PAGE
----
“Combat, like anything in life, has inherent layers of complexity. Simplify as much as possible is crucial to success. When plans and orders are too complicated, people may not understand them.”
I am relatively young in my career. I have worked my way up from administrative assistant to now coordinator over a reasonably large program. I am a supervisor for around 20-30 contacted employees, and one of the first lessons I ever learned was to keep things simple.
My boss is all about growth and is not threatened by the idea of his employees climbing the ladder. He considers our success his success. With that being said, he also allows us to make mistakes—those mistakes we are expected to own and learn from the experience.
Just like the quote above from Jacko Willink, communicating direction and expectations simply and straightforwardly helps everyone all the way around. In my experience, I could not keep the mission simple, and I could not communicate it to my staff. The lack of this caused months of mass confusion and a lot of extra work. I went into implementing a program with many ideas and couldn’t pull off everything I had planned. Once I had realized my mistakes in this under-taking, I sat down, found my issues, come up with solutions, and moved forward from there.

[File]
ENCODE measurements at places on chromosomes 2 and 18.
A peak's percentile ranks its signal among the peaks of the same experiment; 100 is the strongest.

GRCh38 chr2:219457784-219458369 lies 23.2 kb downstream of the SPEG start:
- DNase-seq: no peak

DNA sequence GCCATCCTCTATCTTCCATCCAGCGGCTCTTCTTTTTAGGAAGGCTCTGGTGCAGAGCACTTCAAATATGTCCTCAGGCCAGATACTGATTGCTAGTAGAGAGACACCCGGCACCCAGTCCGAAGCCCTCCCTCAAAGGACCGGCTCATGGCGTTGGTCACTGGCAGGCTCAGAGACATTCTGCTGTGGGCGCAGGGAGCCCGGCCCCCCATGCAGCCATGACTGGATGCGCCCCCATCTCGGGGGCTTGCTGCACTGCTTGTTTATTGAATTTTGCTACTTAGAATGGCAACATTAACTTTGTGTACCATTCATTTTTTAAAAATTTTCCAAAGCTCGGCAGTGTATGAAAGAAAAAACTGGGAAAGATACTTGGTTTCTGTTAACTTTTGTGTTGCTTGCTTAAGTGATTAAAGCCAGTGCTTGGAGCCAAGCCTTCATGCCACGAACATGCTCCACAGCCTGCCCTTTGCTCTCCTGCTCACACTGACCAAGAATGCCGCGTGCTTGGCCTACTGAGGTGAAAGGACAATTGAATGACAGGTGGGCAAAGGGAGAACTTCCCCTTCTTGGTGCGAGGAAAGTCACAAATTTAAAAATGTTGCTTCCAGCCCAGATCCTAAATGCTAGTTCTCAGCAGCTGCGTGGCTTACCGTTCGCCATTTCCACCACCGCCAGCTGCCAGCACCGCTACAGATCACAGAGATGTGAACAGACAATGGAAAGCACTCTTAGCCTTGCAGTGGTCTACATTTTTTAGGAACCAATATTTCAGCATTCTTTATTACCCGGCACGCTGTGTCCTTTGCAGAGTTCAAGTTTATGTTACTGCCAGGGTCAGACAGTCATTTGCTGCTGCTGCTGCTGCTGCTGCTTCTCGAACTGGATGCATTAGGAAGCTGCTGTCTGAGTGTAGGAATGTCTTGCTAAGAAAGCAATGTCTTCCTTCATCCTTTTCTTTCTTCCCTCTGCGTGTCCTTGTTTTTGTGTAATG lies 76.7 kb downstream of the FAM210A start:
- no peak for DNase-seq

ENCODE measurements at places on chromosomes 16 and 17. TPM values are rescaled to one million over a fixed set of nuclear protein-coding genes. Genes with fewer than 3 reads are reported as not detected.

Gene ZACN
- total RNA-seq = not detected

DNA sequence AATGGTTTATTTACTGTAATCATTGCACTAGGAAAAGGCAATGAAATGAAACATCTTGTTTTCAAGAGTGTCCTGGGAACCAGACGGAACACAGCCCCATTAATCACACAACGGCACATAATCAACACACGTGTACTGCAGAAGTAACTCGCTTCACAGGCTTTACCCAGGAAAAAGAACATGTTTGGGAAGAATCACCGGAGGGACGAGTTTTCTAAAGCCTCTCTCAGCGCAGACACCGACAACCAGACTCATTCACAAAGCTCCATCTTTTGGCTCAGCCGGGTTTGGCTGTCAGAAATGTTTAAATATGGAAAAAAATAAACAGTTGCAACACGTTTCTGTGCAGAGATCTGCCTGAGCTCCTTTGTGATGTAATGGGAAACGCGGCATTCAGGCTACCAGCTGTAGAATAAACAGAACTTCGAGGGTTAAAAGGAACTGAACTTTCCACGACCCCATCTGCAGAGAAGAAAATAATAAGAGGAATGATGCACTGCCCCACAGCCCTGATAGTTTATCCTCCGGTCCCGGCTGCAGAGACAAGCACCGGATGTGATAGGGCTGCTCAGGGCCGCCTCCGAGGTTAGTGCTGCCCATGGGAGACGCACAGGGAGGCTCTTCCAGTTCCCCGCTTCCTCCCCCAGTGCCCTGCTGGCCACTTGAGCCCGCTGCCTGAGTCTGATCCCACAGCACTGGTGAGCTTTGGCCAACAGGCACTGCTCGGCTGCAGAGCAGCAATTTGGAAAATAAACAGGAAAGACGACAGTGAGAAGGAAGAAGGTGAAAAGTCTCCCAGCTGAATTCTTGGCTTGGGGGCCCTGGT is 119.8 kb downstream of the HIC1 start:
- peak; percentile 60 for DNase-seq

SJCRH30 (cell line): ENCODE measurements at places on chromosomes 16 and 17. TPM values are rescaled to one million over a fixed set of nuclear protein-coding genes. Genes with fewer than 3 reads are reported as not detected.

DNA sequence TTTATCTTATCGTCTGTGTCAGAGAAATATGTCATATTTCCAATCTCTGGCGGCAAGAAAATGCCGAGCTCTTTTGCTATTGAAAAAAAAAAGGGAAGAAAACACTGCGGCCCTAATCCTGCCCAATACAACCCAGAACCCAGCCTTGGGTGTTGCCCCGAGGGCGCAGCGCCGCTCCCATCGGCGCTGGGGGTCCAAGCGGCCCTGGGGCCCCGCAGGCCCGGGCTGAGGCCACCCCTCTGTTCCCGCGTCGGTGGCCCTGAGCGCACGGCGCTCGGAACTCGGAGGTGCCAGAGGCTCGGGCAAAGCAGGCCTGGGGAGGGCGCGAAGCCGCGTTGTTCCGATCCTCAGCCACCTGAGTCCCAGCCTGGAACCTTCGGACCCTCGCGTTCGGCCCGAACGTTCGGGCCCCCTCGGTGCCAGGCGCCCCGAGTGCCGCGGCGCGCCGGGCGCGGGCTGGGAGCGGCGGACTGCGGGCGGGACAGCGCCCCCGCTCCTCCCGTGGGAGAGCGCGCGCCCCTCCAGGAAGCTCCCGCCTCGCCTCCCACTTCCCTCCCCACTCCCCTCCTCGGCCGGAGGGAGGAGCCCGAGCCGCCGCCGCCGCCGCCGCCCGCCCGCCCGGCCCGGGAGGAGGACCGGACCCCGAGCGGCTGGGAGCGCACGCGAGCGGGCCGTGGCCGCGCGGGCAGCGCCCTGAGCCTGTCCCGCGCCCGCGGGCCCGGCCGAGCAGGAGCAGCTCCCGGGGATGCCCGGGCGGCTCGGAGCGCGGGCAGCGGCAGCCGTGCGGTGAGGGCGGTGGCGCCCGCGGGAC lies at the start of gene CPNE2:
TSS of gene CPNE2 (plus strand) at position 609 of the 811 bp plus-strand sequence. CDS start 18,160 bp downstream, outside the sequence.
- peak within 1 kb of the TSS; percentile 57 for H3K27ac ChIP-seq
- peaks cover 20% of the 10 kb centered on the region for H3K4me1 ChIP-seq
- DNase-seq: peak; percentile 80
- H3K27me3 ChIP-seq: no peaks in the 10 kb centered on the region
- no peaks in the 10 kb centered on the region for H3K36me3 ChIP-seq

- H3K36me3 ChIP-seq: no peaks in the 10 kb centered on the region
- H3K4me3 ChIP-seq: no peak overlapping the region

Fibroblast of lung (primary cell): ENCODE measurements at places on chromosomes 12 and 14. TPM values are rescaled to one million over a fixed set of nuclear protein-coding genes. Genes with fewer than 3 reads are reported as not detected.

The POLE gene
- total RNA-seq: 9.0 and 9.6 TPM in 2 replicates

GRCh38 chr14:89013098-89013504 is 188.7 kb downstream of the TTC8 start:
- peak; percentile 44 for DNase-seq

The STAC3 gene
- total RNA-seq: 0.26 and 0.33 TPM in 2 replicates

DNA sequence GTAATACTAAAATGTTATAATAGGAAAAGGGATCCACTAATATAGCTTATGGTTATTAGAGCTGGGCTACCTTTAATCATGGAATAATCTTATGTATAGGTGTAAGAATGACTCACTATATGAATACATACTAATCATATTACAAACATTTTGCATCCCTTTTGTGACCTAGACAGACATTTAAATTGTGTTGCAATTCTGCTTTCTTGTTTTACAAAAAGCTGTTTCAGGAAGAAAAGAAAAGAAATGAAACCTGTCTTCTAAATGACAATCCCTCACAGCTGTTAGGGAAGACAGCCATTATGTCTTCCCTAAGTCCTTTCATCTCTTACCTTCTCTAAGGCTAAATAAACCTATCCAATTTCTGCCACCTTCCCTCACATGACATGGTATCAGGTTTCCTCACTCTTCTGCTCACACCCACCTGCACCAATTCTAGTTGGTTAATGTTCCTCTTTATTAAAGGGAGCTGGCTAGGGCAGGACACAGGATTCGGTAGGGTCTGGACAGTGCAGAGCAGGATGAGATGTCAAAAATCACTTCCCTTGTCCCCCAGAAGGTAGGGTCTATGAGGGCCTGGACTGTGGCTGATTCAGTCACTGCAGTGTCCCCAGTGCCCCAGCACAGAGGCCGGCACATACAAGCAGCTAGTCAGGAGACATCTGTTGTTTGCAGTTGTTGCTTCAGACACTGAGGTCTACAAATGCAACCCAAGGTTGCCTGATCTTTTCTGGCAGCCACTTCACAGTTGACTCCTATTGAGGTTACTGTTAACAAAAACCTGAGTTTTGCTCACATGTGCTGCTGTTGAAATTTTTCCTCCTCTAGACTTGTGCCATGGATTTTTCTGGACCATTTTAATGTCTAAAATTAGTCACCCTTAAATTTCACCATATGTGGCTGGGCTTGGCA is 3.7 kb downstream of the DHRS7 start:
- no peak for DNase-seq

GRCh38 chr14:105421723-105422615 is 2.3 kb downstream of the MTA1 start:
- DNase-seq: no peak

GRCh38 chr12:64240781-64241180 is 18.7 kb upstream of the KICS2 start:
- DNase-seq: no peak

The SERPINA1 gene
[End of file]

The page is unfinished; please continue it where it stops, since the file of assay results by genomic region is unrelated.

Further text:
After I had cleaned up my mess, I sat down with my supervisor to evaluate my performance. The entire time he had known what my issues were but wanted me to have the skills to solve the problem. Collectively we planned out the next few next steps and goals, and he encouraged me to continue to take ownership of the situation.
With issues, COVID-19 brought I was assigned a new program, expected to plan and execute the program to its fullest. With this new undertaking, I was able to achieve my mission in a much more efficient fashion. With remembering to keep my directions concise and straightforward, success was much easier to achieve.
Willink, J., & Babin, L. (2017). Extreme ownership: how U.S. Navy SEALs lead and win. Second edition. New York: St. Martin’s Press.